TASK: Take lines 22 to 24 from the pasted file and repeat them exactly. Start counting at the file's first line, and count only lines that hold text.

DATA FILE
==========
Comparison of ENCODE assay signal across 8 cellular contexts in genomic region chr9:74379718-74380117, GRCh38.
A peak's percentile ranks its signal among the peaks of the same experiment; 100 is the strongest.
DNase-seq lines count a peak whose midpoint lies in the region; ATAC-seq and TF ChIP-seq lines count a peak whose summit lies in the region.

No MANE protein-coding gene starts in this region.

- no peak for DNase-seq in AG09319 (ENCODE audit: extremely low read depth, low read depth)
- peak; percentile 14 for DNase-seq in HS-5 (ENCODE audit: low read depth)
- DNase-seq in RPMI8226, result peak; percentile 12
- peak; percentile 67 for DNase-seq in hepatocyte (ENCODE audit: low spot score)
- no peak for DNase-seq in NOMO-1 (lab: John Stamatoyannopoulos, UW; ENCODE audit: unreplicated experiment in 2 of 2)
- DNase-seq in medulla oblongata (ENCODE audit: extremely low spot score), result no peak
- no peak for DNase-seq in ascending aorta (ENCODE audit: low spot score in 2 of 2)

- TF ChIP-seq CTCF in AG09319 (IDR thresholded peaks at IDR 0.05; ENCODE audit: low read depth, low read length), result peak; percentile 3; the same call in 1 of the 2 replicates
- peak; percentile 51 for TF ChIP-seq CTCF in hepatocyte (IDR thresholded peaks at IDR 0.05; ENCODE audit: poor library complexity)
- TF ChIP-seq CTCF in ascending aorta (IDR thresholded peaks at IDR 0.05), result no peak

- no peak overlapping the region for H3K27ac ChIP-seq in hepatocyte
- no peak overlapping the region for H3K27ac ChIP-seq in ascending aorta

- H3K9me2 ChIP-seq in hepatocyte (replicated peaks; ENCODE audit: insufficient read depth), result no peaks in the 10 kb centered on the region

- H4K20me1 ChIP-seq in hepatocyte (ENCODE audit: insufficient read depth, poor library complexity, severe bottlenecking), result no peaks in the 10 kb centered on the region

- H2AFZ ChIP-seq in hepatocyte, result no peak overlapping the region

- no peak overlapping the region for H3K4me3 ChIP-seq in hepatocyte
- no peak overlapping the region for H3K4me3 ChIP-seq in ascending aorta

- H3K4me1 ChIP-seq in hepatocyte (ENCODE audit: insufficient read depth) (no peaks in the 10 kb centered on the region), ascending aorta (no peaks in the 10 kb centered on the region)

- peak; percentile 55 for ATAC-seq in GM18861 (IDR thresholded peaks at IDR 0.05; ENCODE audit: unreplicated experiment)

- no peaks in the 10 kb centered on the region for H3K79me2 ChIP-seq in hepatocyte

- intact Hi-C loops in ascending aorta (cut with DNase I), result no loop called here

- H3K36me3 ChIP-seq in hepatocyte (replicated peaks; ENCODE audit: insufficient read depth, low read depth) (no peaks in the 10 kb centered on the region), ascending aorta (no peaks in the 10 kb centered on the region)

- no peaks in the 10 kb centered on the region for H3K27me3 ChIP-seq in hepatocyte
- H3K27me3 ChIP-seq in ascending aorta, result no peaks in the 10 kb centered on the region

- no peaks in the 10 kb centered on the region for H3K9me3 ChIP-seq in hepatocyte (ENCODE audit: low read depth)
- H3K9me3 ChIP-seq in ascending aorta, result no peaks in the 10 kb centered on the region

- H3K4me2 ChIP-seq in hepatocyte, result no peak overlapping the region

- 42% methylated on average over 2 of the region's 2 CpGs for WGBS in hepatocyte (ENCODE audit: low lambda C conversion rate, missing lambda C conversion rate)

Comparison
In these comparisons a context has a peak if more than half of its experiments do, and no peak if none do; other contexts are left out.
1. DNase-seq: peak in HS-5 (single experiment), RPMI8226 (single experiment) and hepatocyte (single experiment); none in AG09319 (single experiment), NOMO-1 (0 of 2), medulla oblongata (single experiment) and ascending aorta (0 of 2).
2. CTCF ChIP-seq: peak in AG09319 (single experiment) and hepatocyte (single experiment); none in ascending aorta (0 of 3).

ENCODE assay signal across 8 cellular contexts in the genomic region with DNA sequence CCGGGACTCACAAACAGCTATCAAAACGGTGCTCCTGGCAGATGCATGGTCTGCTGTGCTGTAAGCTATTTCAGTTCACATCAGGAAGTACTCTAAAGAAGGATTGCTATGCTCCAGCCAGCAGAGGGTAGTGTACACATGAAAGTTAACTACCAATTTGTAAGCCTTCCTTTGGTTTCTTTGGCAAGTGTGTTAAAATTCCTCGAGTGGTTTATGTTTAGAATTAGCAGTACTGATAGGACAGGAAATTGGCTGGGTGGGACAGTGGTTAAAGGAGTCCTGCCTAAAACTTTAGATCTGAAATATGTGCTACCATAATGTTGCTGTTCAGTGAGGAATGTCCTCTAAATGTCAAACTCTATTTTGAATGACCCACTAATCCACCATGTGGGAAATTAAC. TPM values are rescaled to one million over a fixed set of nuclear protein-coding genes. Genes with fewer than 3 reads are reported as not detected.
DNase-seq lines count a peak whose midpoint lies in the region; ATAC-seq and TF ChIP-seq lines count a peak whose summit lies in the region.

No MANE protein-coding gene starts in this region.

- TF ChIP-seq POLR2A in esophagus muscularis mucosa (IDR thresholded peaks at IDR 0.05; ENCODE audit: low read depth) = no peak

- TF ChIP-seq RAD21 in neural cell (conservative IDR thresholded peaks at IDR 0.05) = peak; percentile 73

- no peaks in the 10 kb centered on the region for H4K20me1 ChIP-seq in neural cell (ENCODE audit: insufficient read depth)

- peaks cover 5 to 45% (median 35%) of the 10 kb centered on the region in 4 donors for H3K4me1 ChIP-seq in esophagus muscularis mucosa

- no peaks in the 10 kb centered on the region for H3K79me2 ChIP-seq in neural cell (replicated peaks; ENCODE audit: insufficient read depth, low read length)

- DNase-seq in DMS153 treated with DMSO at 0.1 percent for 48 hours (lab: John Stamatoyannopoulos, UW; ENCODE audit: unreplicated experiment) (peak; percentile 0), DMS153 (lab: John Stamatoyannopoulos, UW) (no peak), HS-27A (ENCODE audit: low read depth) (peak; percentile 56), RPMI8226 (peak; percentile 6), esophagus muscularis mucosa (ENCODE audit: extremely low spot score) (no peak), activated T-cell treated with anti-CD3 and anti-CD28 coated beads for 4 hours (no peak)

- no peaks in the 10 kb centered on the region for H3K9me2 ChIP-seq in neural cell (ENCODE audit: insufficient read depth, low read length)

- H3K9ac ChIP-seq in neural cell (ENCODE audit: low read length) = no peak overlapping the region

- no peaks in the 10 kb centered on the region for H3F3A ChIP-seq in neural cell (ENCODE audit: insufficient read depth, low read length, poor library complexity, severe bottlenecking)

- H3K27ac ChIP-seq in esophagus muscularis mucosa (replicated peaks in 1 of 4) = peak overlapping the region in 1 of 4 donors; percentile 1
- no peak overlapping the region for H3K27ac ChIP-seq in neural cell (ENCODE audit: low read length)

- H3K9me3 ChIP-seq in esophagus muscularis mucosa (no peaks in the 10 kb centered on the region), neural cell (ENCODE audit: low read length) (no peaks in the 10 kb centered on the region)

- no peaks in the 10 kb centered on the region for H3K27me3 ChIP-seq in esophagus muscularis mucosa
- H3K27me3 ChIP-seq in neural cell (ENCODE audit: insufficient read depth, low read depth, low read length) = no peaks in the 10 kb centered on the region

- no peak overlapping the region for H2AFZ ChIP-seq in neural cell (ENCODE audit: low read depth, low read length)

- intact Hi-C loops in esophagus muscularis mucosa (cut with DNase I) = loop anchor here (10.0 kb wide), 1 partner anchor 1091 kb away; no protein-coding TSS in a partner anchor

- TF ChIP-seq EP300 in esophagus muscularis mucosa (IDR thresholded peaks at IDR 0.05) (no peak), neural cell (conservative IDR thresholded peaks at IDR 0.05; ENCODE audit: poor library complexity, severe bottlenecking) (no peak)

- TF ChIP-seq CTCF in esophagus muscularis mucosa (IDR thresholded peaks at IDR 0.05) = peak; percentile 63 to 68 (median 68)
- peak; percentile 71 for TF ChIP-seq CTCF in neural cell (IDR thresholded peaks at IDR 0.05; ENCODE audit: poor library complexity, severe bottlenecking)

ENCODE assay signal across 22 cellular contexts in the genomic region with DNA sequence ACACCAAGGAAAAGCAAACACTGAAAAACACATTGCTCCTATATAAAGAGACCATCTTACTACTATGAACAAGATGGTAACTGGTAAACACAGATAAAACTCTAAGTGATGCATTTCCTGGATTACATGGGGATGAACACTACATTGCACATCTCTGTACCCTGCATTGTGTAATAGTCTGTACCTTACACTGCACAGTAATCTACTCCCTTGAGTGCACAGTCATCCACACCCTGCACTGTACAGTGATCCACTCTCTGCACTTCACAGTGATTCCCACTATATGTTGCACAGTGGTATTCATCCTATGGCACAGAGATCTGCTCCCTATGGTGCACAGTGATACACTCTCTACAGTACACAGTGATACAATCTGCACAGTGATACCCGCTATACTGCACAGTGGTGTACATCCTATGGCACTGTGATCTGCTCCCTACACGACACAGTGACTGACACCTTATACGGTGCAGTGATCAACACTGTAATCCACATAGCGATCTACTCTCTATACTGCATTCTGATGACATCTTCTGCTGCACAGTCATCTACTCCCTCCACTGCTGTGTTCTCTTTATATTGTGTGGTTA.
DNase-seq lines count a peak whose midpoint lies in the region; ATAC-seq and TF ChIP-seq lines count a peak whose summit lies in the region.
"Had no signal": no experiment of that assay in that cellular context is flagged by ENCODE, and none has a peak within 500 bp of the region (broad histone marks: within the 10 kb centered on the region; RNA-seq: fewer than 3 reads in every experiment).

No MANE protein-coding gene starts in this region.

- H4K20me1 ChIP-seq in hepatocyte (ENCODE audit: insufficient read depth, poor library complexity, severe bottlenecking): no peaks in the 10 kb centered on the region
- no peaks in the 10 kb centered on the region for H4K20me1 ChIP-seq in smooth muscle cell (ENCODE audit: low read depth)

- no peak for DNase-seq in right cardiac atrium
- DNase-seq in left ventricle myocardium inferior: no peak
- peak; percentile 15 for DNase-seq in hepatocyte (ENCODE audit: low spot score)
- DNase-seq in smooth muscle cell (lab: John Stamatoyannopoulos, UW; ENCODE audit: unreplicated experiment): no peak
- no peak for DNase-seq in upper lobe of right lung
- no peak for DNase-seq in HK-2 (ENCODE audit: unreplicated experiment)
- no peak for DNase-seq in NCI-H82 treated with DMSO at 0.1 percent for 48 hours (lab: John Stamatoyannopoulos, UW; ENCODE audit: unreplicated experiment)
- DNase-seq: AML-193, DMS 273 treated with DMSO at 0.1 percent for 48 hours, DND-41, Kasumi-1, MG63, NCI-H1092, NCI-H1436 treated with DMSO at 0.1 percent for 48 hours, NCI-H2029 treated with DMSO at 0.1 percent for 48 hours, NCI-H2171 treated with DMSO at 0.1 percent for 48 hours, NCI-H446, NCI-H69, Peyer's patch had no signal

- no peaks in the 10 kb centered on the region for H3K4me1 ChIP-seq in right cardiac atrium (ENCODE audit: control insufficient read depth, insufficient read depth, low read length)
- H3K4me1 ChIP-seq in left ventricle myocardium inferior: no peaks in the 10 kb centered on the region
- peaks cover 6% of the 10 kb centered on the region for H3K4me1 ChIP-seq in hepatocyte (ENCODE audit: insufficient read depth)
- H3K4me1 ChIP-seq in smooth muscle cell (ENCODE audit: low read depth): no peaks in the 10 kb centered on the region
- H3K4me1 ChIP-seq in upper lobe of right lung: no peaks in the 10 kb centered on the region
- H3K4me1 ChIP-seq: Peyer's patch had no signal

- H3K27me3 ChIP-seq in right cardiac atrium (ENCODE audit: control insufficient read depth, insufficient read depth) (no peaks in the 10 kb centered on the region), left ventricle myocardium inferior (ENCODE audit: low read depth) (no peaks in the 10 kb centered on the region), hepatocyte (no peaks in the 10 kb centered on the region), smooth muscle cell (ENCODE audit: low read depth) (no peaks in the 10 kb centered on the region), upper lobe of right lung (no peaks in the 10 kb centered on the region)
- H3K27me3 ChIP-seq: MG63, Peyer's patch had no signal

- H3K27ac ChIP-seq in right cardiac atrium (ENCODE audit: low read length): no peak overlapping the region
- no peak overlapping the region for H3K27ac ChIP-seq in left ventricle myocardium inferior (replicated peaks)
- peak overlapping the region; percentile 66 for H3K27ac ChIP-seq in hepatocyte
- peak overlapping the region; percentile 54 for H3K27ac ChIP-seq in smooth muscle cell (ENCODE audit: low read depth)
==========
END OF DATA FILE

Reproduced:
- H3K4me1 ChIP-seq in hepatocyte (ENCODE audit: insufficient read depth) (no peaks in the 10 kb centered on the region), ascending aorta (no peaks in the 10 kb centered on the region)

- peak; percentile 55 for ATAC-seq in GM18861 (IDR thresholded peaks at IDR 0.05; ENCODE audit: unreplicated experiment)

- no peaks in the 10 kb centered on the region for H3K79me2 ChIP-seq in hepatocyte